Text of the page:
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The New U.S. Tax Law's Impact on XBRL Tagging

Lou Rohman, vice president of XBRL Services, Merrill Corporation | February 28, 2018

One may not think that the recently passed changes to U.S. tax law would have much impact on XBRL tagging, but upon further review, there are some notable impacts.

The Tax Cuts and Jobs Act of 2017, signed into law on December 22, 2017, has led to updates and guidance to U.S. accounting standards. Specifically, the FASB issued an Accounting Standards Update (ASU 2018-02) and the SEC issued Staff Accounting Bulletin 118 (SAB 118).

These updates create corresponding changes to the US GAAP Taxonomy. Both ASU 2018-02 and SAB 118 give rise to additions of new tags and related changes to the taxonomy.

Ideally, an XBRL taxonomy, such as the US GAAP Taxonomy or the IFRS Taxonomy, would never need to be changed. However, as long as there are changes to the accounting standards, there will always be corresponding changes to the related taxonomy.

New XBRL Tags Are Needed

The primary updates and guidance to the accounting standards due to the tax law consist of:

  1. ASU 2018-02 (Reclassification of Certain Tax Effects from Accumulated Other Comprehensive Income (AOCI)) requires a reclassification on the balance sheet from AOCI to Retained Earnings for changes from the newly enacted corporate tax rate (reducing from 35% to 21%). As part of the required disclosures during the transition, the company must disclose the effect of the change on the affected financial statement line items.

    There currently is no tag in the US GAAP Taxonomy appropriate for this disclosure. Therefore, a new tag will need to be added. The proposed tag would be labeled “Tax Cuts and Jobs Act, Reclassification from AOCI to Retained Earnings, Tax Effect”.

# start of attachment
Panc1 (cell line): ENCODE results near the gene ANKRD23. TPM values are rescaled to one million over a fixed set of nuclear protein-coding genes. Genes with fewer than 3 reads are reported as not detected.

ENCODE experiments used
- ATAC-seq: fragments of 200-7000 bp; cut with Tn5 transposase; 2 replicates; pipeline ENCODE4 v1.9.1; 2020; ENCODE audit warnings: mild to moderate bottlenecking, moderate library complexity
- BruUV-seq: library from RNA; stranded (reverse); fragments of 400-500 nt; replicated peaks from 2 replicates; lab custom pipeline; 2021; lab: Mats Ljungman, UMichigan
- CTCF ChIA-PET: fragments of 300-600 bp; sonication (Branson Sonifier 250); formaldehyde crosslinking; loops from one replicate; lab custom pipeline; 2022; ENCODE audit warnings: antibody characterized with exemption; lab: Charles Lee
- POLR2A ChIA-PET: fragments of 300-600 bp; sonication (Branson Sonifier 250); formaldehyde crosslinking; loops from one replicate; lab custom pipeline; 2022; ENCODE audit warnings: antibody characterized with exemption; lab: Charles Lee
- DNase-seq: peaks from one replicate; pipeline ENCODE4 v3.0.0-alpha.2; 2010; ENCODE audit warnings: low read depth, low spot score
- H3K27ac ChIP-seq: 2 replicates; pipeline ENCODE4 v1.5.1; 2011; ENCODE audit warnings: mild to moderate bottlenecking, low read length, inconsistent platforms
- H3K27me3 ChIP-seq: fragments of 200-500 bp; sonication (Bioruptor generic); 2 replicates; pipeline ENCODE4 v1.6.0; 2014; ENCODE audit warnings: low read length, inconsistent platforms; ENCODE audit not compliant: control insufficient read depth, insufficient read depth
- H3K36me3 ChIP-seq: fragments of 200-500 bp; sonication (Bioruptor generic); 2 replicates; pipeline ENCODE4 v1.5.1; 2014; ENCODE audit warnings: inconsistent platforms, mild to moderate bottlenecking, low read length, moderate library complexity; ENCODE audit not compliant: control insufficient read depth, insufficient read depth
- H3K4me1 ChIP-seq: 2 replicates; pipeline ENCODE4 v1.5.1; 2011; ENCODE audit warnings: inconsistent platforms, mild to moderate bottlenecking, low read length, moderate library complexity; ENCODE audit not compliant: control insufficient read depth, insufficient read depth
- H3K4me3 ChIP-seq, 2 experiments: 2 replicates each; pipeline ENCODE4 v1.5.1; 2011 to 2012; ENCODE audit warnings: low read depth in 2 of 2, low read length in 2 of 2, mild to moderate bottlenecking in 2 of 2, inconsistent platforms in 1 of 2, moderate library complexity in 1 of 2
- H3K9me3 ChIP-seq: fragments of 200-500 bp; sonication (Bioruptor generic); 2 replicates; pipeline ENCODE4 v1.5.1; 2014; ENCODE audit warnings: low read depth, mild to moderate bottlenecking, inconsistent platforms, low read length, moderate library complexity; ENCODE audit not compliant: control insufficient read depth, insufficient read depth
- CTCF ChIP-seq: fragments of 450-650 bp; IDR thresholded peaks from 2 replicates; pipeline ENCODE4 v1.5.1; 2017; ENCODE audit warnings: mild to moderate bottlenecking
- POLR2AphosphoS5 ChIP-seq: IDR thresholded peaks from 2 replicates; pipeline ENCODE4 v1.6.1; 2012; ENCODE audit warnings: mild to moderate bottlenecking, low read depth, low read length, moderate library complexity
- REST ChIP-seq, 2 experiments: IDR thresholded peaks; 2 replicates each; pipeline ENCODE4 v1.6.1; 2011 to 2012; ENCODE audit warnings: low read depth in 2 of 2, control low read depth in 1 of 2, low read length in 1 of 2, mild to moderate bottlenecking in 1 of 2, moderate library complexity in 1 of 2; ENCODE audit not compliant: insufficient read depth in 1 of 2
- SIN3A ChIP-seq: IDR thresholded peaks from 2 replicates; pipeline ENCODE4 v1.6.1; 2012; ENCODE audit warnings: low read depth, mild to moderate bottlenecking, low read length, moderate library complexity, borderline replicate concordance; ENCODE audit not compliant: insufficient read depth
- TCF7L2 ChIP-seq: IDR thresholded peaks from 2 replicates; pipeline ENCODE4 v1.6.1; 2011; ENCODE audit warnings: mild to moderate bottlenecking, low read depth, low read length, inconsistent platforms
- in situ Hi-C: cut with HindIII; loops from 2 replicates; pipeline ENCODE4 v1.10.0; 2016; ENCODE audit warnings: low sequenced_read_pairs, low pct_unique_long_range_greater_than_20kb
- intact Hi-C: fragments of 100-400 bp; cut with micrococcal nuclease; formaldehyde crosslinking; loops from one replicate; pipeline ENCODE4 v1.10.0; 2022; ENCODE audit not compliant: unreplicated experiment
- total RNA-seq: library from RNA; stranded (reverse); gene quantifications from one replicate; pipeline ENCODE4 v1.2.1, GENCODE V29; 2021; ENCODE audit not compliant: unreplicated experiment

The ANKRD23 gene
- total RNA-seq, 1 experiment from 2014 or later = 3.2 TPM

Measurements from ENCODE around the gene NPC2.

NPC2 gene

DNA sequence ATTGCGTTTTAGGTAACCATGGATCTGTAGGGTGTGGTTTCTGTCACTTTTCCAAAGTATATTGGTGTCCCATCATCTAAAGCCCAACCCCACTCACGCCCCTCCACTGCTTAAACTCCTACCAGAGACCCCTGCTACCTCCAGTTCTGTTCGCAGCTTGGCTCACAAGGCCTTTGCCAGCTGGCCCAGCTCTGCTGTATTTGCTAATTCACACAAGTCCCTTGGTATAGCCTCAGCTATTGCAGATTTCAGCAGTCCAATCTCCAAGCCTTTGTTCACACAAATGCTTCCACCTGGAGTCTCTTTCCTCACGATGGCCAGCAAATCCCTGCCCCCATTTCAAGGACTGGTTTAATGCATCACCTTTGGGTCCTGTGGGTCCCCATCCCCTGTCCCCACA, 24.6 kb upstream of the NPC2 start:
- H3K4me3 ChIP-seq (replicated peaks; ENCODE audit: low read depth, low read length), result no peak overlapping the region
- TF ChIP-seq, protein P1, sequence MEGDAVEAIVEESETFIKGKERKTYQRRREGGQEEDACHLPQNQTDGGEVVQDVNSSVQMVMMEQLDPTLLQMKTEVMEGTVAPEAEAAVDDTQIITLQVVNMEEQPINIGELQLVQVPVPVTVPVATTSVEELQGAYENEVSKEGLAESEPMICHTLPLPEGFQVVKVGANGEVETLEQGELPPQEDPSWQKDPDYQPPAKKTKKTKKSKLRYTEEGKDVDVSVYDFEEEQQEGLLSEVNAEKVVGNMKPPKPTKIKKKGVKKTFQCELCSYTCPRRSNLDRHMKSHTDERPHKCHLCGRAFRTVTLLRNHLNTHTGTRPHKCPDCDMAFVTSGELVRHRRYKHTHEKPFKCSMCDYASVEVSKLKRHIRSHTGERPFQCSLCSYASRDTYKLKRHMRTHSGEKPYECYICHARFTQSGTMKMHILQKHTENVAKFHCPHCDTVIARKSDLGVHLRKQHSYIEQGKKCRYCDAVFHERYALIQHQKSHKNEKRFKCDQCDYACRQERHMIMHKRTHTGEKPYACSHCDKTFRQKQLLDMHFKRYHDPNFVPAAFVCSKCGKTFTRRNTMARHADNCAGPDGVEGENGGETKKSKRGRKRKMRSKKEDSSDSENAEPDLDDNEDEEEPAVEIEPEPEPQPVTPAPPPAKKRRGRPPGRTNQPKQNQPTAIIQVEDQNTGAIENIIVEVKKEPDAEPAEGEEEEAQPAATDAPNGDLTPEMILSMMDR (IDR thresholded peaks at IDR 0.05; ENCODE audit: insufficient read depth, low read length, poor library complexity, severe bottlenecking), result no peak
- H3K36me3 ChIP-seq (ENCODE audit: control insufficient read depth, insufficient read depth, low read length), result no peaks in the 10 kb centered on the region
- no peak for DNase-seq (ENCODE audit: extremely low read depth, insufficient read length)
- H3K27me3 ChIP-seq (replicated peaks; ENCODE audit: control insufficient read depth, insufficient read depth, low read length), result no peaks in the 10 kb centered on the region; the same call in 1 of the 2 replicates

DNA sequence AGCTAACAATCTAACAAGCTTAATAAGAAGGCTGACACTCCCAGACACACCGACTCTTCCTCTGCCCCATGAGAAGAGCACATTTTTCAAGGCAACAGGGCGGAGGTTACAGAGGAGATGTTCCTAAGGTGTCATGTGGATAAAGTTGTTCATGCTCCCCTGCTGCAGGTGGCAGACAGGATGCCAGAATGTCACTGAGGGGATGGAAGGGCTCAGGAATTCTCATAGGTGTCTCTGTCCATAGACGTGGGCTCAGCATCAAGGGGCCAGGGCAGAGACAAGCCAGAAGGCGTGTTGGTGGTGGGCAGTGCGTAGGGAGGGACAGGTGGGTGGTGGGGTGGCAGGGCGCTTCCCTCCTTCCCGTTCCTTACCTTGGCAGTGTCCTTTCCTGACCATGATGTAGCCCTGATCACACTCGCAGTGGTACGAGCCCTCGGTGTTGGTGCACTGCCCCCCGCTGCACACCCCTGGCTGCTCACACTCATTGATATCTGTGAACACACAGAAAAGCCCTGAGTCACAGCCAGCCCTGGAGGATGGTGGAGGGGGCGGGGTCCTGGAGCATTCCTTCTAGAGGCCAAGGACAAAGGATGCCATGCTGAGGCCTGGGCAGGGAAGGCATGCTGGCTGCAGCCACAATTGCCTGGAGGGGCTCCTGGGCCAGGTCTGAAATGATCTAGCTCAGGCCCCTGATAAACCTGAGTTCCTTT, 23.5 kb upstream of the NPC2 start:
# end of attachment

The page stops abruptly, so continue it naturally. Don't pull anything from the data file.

2. The SEC’s SAB 118 (Income Tax Accounting Implications of the Tax Cuts and Jobs Act) gives guidance regarding the application of current accounting standards for income taxes (ASC Topic 740) in the reporting period for which the Tax Cuts and Jobs Act was signed into law (December 2017). SAB 118 addresses the fact that some companies won’t have time to properly measure and finalize the income tax effects of the Act prior to issuing the financial statements for the reporting period in which the Act was enacted. SAB 118 gives guidance what to do if that occurs.

Due to this change, there will be several tags that need to be added to the taxonomy to cover these new disclosures, including the provisional amounts and the current or deferred tax amounts for which the income tax effects of the Act haven’t been completed.

The above two items are basic examples of necessary changes to the US GAAP Taxonomy for the tax law change. There are more detailed taxonomy changes resulting from other specific items in the Act. In February 2018 the FASB staff issued the relevant GAAP Taxonomy Improvements and Release Notes which include the detailed changes.

These taxonomy changes are scheduled for inclusion in the 2019 US GAAP Taxonomy.

Proper Tagging Is Essential

Understanding these taxonomy changes is essential to preparing XBRL properly and ensuring an XBRL filing accurately communicates the disclosures to the SEC and the public in a tagged format.

SEC filers will certainly be combing through the new accounting standard updates to ensure they book the proper accounting entries and disclose the required items for the new tax law changes. But they also must keep abreast of the taxonomy changes so they can properly tag the new disclosures and not mislead readers of XBRL-tagged financials. Proper XBRL tagging is a key part of properly complying with this accounting standards update.

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